A £4.3m sea defence scheme has got underway in an effort to protect a North Wales community from flooding. The flood defences will protect 194 homes in Bangor.
A £4.3m sea defence scheme has got underway in an effort to protect a North Wales community from flooding. The BBC reports that the flood defences will protect 194 homes in the Hirael area of Bangor from flooding.
The area is prone to sea flooding due to low lying land and rising sea levels. It is also the site where the Afon Adda, which flows for 4km underground through the centre of Bangor, meets the coast. In periods of heavy rainfall combined with high tides, the area was often flooded before remedial engineering works took place in 2008.
However, now the original coastal defences are becoming eroded and the area has been identified as vulnerable to sea flooding. The work will take around 10 months to complete, and will involve the construction of a main sea wall, three smaller concrete walls, two floodgates and an earth embankment.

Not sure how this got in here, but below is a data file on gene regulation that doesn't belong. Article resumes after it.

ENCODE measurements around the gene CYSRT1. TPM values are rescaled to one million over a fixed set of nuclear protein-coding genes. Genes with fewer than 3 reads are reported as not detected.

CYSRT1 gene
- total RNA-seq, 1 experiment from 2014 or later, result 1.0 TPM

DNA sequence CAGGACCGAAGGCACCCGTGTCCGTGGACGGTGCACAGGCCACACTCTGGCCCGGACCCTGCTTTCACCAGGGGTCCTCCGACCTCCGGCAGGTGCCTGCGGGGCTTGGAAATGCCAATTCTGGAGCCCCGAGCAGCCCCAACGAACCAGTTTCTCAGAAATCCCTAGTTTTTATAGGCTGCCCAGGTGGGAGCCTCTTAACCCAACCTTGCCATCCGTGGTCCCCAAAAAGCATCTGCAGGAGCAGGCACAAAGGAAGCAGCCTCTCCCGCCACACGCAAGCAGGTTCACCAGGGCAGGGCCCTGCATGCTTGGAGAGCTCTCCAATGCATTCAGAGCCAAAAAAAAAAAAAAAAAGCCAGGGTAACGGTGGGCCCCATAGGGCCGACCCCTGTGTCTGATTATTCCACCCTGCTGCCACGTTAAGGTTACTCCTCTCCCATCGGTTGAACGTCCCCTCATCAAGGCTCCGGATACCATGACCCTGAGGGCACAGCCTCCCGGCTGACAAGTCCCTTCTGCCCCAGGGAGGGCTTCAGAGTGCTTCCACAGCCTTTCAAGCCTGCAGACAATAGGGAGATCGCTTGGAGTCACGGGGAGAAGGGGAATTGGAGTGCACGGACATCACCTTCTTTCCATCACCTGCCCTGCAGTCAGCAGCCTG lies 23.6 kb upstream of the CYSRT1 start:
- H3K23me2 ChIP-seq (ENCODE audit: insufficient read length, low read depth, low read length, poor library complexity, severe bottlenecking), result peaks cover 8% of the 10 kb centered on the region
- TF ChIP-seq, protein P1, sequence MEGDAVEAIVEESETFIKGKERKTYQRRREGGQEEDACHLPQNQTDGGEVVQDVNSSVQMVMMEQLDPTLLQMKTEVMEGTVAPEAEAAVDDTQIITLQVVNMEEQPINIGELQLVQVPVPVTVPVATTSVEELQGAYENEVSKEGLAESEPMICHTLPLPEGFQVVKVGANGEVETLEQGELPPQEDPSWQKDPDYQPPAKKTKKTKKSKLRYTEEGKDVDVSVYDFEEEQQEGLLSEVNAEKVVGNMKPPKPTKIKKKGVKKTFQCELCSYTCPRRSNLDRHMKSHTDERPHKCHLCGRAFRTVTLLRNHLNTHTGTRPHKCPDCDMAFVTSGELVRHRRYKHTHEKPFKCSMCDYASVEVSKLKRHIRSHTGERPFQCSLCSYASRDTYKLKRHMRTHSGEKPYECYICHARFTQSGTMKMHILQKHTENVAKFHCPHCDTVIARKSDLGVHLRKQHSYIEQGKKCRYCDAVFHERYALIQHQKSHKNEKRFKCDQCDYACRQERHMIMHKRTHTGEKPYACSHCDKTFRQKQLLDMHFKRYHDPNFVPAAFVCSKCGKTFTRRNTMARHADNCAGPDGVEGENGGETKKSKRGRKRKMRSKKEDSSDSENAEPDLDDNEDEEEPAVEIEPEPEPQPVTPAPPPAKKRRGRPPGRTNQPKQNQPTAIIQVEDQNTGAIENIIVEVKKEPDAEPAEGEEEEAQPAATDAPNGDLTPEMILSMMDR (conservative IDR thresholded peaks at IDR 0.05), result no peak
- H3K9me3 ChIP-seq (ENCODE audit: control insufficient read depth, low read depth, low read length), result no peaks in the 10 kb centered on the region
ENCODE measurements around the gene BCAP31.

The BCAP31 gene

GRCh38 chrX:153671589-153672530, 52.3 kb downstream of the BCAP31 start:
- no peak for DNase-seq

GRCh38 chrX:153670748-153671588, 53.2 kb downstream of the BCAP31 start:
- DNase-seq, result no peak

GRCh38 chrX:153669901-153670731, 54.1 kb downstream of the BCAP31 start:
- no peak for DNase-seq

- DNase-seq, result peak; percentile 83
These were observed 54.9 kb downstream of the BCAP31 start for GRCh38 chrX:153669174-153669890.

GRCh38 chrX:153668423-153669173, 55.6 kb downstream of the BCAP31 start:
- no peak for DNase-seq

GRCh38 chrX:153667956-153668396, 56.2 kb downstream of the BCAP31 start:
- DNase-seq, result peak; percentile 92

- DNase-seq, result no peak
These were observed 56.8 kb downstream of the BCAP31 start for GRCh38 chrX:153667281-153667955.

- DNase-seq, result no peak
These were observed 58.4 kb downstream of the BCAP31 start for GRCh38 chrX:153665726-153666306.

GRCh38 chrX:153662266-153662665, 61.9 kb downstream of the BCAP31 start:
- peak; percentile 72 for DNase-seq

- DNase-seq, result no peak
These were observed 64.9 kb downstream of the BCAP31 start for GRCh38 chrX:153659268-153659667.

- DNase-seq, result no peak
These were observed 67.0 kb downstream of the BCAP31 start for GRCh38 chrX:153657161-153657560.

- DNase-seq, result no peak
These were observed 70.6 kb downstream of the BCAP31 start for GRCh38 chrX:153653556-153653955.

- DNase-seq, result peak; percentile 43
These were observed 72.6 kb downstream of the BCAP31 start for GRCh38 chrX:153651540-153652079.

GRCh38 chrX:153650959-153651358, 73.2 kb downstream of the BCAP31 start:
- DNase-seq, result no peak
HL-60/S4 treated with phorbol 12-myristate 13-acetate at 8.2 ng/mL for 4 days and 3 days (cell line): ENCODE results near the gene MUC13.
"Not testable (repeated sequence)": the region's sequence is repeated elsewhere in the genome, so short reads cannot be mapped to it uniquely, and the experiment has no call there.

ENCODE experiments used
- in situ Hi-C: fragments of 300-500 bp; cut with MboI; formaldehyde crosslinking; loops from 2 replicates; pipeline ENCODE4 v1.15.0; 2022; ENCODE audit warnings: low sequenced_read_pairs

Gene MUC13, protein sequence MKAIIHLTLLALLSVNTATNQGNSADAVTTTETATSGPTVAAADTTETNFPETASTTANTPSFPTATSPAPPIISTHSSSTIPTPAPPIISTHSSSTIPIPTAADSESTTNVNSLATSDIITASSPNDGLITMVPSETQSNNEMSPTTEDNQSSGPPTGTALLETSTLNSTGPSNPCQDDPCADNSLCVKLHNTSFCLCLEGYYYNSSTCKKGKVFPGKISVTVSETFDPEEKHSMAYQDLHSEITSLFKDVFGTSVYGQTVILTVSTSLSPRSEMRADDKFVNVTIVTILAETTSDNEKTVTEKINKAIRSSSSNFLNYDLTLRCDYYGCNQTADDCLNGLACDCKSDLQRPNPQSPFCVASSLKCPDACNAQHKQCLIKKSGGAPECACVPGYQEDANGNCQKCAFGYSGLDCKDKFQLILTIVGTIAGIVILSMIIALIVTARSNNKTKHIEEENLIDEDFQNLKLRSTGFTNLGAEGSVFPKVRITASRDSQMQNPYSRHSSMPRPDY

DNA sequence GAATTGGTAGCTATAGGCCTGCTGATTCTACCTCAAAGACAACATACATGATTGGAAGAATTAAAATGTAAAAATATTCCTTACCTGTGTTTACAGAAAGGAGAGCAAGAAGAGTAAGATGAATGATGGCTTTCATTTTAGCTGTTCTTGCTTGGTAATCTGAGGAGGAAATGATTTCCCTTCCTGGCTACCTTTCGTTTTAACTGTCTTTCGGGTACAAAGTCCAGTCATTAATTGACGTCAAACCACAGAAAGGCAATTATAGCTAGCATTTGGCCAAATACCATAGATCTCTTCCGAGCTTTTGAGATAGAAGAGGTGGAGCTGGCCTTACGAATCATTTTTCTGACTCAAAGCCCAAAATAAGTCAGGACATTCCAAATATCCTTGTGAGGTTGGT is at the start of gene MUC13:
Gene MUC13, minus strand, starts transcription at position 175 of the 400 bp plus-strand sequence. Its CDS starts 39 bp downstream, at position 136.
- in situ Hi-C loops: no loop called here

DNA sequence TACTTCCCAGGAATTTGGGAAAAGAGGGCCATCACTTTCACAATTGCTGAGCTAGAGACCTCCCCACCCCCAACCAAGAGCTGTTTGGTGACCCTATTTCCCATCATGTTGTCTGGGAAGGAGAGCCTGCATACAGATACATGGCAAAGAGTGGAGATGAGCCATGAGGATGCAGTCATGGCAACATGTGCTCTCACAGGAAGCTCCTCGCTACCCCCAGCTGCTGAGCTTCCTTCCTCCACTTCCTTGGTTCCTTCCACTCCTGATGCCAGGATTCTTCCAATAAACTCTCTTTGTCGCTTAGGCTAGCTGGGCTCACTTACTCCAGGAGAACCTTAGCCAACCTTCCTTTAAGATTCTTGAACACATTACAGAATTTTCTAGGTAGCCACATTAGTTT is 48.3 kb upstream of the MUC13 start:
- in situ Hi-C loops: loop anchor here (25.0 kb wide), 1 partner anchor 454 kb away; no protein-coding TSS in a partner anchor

Welsh Government minister for climate change Julie James said: “As we address the climate emergency, I am pleased to be providing Cyngor Gwynedd with 85% of the funding for these works through our Coastal Risk Management Programme.”
She added: “Coastal communities must adapt to rising sea levels and this scheme will help do just that, by improving the flood and coastal erosion protection to 194 properties in the Hirael area within Bangor.”
Cyngor Gwynedd cabinet member for the highways, engineering and consultancy Berwyn Parry Jones said: “This investment in flood defences is good news for the local community as both homes and businesses will be better protected for the future.”
“Rising sea levels is a real problem for coastal areas like Gwynedd and I’m pleased to see this work start. As well as improving flood defences, the project aims to enhance the overall appearance of Hirael and improve accessibility for pedestrians and cyclists.”
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